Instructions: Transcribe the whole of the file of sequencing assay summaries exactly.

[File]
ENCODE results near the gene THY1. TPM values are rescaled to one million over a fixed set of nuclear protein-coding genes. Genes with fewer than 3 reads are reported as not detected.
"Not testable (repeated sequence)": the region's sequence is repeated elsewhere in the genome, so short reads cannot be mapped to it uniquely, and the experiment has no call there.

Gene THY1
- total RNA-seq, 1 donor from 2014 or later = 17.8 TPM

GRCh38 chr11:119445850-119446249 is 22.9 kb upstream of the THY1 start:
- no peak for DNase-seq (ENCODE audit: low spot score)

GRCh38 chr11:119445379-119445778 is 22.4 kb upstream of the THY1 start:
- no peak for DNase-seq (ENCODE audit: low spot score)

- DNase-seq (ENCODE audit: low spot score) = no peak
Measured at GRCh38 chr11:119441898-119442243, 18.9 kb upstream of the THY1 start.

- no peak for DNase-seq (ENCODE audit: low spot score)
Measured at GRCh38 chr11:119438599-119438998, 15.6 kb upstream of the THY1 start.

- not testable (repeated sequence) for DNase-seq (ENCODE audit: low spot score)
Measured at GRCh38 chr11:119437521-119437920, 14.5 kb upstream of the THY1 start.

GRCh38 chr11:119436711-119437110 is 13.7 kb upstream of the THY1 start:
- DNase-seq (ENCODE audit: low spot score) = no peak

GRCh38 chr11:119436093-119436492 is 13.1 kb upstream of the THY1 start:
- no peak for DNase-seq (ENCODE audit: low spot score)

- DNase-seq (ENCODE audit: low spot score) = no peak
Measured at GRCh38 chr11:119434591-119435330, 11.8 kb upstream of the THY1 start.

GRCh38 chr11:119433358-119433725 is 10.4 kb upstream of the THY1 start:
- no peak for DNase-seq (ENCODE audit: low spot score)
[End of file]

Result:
ENCODE results near the gene THY1. TPM values are rescaled to one million over a fixed set of nuclear protein-coding genes. Genes with fewer than 3 reads are reported as not detected.
"Not testable (repeated sequence)": the region's sequence is repeated elsewhere in the genome, so short reads cannot be mapped to it uniquely, and the experiment has no call there.

Gene THY1
- total RNA-seq, 1 donor from 2014 or later = 17.8 TPM

GRCh38 chr11:119445850-119446249 is 22.9 kb upstream of the THY1 start:
- no peak for DNase-seq (ENCODE audit: low spot score)

GRCh38 chr11:119445379-119445778 is 22.4 kb upstream of the THY1 start:
- no peak for DNase-seq (ENCODE audit: low spot score)

- DNase-seq (ENCODE audit: low spot score) = no peak
Measured at GRCh38 chr11:119441898-119442243, 18.9 kb upstream of the THY1 start.

- no peak for DNase-seq (ENCODE audit: low spot score)
Measured at GRCh38 chr11:119438599-119438998, 15.6 kb upstream of the THY1 start.

- not testable (repeated sequence) for DNase-seq (ENCODE audit: low spot score)
Measured at GRCh38 chr11:119437521-119437920, 14.5 kb upstream of the THY1 start.

GRCh38 chr11:119436711-119437110 is 13.7 kb upstream of the THY1 start:
- DNase-seq (ENCODE audit: low spot score) = no peak

GRCh38 chr11:119436093-119436492 is 13.1 kb upstream of the THY1 start:
- no peak for DNase-seq (ENCODE audit: low spot score)

- DNase-seq (ENCODE audit: low spot score) = no peak
Measured at GRCh38 chr11:119434591-119435330, 11.8 kb upstream of the THY1 start.

GRCh38 chr11:119433358-119433725 is 10.4 kb upstream of the THY1 start:
- no peak for DNase-seq (ENCODE audit: low spot score)